What's New 
  Rays & Shadows
  Water Droplets
  Ice Halos
    Frequent Halos
    Infrequent Halos
      Why infrequent?
      46° Halo 
        or supralateral?
      Parry Arcs
      Lowitz Arcs
      Moilanen Arc
      Kern Arc

      120° Parhelia
      44° Parhelia
      Subhorizon Arcs
    Multiple Displays
    Other Worlds
    Observing Halos
  High Atmosphere
  Links & Resources
  Search - Index


   46� Radius Halo 

Ray trace simulation by HaloSim.  Halos are: (a) 46°, (b) faint supralateral arc, (c) faint infralateral arc, (d) parhelic circle (e) 22°, (f) parhelia, (g) tangent arc (h) Suncave Parry and (j) circumzenithal arc. Crystals were: random 54%, columns 20%, Parry 4% and plates 22%. Oriented crystals were given fairly large wobbles.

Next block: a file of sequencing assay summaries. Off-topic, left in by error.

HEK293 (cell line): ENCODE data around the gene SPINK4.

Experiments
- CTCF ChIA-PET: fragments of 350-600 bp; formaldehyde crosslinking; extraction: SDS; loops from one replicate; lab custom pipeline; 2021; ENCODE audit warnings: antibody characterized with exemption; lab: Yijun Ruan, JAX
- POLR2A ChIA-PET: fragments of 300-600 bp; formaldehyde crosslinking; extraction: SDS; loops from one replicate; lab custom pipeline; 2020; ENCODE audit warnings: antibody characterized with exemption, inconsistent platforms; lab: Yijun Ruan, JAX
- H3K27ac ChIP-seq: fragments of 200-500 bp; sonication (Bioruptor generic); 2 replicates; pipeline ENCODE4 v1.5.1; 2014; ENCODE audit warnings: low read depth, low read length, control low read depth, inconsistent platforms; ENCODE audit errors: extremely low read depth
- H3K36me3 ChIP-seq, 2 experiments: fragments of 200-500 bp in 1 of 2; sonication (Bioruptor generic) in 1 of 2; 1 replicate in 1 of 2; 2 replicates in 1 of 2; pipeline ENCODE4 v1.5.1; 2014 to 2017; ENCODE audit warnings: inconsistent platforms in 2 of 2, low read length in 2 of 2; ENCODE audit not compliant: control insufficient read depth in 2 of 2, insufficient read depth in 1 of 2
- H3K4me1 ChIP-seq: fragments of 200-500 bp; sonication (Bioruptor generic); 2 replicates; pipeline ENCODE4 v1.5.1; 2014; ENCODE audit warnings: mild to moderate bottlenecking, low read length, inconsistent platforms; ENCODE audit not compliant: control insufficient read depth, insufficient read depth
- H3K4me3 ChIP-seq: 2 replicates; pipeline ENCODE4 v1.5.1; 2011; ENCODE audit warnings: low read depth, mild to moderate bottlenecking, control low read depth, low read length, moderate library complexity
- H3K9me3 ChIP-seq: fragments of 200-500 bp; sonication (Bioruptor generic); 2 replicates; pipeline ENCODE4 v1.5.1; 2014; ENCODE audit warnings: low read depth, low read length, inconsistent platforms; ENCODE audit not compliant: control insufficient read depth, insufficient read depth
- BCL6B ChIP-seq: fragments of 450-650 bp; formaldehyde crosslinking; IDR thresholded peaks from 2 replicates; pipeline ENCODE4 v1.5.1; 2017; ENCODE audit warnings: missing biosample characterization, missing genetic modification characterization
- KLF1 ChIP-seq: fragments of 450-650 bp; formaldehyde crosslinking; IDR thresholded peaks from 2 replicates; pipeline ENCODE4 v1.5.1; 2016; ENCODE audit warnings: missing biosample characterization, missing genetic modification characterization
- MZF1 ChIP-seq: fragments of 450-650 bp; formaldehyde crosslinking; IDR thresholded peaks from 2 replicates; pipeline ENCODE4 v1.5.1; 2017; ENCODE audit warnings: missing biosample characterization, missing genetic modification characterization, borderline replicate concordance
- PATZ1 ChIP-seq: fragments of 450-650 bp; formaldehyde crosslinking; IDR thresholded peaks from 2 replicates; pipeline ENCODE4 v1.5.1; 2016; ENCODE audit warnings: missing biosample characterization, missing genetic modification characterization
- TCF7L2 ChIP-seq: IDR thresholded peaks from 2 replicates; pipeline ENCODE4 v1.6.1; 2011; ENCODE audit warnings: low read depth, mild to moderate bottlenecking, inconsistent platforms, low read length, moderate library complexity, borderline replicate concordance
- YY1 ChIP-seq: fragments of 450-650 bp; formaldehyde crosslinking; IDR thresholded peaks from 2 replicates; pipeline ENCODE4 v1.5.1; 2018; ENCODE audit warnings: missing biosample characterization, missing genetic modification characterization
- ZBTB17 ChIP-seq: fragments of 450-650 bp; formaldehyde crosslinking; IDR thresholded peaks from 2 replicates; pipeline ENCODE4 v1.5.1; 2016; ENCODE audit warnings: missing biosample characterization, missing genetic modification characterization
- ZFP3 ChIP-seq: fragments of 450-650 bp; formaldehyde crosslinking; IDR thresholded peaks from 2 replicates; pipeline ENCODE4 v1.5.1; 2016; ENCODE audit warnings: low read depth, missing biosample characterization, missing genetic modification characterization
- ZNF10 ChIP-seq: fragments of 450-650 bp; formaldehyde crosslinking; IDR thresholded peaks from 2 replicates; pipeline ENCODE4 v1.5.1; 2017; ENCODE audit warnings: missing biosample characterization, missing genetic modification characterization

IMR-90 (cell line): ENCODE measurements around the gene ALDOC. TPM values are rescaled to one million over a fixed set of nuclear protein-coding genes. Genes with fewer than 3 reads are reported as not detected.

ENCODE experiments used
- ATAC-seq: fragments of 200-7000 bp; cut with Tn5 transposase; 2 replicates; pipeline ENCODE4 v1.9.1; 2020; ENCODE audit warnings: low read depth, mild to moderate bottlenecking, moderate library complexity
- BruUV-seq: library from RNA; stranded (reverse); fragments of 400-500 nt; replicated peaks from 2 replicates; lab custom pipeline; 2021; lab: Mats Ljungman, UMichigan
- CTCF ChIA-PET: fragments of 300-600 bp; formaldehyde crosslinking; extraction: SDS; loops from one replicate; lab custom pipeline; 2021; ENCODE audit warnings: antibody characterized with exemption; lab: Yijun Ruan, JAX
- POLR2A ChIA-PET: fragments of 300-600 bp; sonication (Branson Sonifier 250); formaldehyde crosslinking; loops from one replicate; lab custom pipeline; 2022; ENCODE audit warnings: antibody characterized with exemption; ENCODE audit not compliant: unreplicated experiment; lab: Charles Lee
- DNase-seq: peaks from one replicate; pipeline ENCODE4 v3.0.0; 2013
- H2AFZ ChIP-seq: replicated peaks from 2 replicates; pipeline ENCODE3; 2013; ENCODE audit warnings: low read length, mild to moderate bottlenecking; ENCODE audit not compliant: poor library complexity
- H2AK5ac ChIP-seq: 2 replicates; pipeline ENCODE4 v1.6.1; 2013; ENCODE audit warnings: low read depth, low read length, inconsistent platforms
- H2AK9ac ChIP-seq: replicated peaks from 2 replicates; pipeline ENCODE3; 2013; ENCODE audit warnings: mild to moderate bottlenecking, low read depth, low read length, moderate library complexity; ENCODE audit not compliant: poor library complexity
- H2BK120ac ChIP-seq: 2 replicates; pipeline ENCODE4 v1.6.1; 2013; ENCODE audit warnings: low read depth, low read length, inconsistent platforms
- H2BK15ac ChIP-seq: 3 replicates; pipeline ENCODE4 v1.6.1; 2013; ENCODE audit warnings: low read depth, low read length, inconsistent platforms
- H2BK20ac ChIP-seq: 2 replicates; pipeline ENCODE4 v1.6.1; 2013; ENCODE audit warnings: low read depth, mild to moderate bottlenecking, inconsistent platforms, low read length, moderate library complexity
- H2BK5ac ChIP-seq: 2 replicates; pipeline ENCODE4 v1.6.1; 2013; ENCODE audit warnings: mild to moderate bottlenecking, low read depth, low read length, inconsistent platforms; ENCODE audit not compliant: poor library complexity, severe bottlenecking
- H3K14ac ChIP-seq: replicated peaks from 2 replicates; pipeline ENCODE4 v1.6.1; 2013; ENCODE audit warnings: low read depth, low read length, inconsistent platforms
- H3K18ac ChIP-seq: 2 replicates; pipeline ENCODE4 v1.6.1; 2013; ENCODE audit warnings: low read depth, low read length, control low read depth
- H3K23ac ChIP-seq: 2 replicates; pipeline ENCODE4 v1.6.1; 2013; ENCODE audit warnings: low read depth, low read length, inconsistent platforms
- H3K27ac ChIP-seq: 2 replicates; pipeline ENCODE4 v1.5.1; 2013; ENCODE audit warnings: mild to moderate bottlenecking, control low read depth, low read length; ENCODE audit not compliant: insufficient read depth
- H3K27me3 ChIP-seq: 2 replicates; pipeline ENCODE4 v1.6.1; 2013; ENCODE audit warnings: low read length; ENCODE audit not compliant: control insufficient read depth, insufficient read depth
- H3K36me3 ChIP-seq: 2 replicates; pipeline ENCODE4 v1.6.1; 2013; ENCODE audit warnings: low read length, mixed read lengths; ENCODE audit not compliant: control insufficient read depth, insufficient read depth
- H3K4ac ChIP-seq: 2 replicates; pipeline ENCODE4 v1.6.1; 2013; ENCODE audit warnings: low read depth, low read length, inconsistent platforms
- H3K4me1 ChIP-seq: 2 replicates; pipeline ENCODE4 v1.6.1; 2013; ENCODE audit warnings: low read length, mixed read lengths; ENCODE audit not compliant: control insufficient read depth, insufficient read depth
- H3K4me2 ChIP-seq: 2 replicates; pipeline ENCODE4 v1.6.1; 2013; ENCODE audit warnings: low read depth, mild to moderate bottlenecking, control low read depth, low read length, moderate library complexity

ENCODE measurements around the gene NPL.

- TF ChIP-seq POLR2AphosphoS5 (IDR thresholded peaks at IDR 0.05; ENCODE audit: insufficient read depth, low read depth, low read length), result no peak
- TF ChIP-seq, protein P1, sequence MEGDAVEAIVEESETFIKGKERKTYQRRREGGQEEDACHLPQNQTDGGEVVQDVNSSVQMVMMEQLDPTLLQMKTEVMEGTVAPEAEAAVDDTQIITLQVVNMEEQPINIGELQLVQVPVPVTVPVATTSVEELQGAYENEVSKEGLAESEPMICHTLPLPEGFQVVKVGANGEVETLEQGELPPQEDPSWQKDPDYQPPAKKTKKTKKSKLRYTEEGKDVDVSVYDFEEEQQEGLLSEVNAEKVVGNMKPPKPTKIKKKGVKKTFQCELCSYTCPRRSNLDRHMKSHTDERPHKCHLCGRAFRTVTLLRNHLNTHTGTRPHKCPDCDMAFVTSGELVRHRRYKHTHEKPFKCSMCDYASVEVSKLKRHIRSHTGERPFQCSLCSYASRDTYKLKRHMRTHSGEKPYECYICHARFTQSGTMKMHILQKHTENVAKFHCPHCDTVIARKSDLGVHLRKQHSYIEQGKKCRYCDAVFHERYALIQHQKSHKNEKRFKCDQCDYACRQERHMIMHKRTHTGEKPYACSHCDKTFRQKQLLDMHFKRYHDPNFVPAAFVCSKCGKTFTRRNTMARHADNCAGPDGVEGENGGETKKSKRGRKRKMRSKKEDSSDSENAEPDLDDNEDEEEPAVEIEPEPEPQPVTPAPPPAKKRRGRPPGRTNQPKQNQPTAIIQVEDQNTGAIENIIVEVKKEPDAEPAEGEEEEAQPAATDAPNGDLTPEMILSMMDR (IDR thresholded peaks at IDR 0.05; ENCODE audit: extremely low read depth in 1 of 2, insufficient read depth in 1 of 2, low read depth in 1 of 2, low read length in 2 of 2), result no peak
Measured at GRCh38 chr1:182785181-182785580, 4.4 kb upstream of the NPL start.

Antarctic halo display at Halley 5, Brunt Ice Shelf, Coats Land captured with a fisheye lens by Jon Oldroyd (site). The large outer circular halo is (partly) the rare 46° halo. Several other halos are present - see the simulation. Image ©Jon Oldroyd.

The 46° halo is rare and huge. Two outspread hands from the sun, it spreads across the sky.

Its colours are also well spread. They are pastel with red on the inside and no real greens or blues.

But - If you see a fragment of a very large coloured halo twice as far from the sun as the everyday 22°, it may not be a 46° halo!

Supralateral and infralateral arcs lie in a similar position and are often mistaken for the rarer 46°.

See how to distinguish between the two halos.